I should probably relate a bit of my own experience so you understand this rationale. I actually had Greek syntax three times in my  classroom career - once as an undergrad and twice in two different seminaries. I never got to anything that resembled what goes on in a  good commentary. We spent a lot of time in syntax courses wondering if that genitive was objective or subjective, and whether this aorist  was gnomic or something else.  It was like filing paperwork. No syntax teacher I ever had asked or answered the simple questions -- the  questions everyone in the room wanted to discuss: So, how would I use that syntax observation/decision in a sermon?  Where did the  observation/decision take me in terms of meaning?  Does it affect how I think theologically?  It wasn't that my syntax teachers weren't good  scholars or teachers. They just had to get through the notes or the textbook. We're not interested in having people memorize the 16 (or 18  or 30+ or whatever) uses of the genitive case, depending on the book. While there is something to be said for knowing that many nuances  of the genitive exist, how that knowledge can be used homiletically is not self evident (i.e., it doesn't derive from knowing the grocery list).  What most pastors-in-training (and in real ministry) want from their language courses is to have a real feel for why Greek and Hebrew is  valuable for preaching. They don't see the point with producing their own English translation since they have many good ones. They won't  be writing a commentary. They just want insights into the text that they can transmit to their congregations. They want to feel secure that  what they are saying over the pulpit is rooted in the text. The traditional Greek and Hebrew classes one takes in the first and second year of  seminary just don't do this well, if at all. Yes, you would likely get to that good stuff beyond the second year, but many pastors-in-training  cease their language training after second year since the required courses are under their belt. Since they really haven't seen much payoff  after two years of investment (and with some, suffering), the motivation to use up electives somewhere else is powerful. This failure to  demonstrate usefulness at the first and second year level is why many seminary students opt for two year programs without language  coursework (and therefore why seminaries create those programs). Those programs and students are the target of these video tools (as well  as pastors who want a langauge refresher or who hope they get what they really wanted this time around). However, we hope that putting the  payoff up front -- showing users that Greek and Hebrew can really put meat into a sermon -- will stimulate more people to jump into  traditional courses with all their memorization.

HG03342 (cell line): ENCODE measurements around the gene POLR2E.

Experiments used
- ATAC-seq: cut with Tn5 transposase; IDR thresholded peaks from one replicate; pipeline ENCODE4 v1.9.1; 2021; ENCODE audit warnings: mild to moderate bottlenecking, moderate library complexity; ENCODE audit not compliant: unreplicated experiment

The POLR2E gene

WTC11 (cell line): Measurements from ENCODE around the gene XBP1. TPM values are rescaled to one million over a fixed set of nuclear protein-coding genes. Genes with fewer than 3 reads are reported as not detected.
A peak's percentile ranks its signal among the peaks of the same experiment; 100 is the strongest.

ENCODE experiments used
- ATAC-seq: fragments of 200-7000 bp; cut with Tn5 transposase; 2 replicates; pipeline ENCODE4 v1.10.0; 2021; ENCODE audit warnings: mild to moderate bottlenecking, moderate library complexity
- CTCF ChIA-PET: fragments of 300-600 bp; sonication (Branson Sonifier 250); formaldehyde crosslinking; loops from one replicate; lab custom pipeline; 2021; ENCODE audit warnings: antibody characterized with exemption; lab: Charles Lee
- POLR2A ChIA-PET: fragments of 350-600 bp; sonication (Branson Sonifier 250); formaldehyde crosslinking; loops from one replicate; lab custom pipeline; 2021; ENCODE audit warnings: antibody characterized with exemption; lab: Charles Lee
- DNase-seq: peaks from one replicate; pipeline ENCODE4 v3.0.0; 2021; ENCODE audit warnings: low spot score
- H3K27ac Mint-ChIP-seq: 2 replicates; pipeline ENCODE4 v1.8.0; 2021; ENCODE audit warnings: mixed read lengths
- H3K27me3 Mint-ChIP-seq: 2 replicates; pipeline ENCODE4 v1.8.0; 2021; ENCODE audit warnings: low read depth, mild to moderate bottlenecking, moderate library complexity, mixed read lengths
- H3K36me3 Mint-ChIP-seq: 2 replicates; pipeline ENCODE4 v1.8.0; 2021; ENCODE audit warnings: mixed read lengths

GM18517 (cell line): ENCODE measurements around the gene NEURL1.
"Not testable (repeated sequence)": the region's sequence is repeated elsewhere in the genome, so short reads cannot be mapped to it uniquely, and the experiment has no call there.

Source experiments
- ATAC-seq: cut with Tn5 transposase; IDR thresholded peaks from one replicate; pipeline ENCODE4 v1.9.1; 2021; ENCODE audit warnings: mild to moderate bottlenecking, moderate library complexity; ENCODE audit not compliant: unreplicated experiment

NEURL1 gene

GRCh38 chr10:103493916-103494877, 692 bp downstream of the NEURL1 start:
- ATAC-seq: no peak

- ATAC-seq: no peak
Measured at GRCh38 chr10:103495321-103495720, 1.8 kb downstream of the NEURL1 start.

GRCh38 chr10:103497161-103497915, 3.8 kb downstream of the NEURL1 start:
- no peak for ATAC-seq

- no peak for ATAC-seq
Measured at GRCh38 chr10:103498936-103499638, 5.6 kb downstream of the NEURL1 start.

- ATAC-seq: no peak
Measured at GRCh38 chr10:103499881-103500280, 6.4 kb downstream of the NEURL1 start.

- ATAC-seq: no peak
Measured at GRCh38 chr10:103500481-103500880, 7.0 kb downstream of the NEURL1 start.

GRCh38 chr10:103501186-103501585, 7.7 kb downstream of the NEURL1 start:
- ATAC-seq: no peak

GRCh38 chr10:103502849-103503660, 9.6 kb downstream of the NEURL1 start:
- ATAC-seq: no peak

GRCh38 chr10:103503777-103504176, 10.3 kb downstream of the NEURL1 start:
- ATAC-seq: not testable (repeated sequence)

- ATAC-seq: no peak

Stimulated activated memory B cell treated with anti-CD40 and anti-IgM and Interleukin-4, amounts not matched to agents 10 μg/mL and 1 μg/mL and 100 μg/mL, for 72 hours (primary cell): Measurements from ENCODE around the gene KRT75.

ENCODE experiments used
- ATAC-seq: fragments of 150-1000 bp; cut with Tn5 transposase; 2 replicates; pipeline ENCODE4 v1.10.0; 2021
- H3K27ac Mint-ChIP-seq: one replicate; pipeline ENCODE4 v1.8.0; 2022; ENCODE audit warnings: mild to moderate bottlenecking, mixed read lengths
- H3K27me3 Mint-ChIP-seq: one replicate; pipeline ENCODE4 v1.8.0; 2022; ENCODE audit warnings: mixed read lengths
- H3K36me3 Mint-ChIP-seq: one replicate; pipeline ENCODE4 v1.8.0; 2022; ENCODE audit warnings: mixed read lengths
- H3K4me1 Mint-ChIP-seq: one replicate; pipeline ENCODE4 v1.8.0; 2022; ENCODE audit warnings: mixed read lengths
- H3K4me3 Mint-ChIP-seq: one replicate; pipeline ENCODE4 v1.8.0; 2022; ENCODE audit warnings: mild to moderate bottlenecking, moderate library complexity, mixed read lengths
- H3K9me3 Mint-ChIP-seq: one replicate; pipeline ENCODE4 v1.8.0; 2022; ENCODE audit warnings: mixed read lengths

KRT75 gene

Posts 2793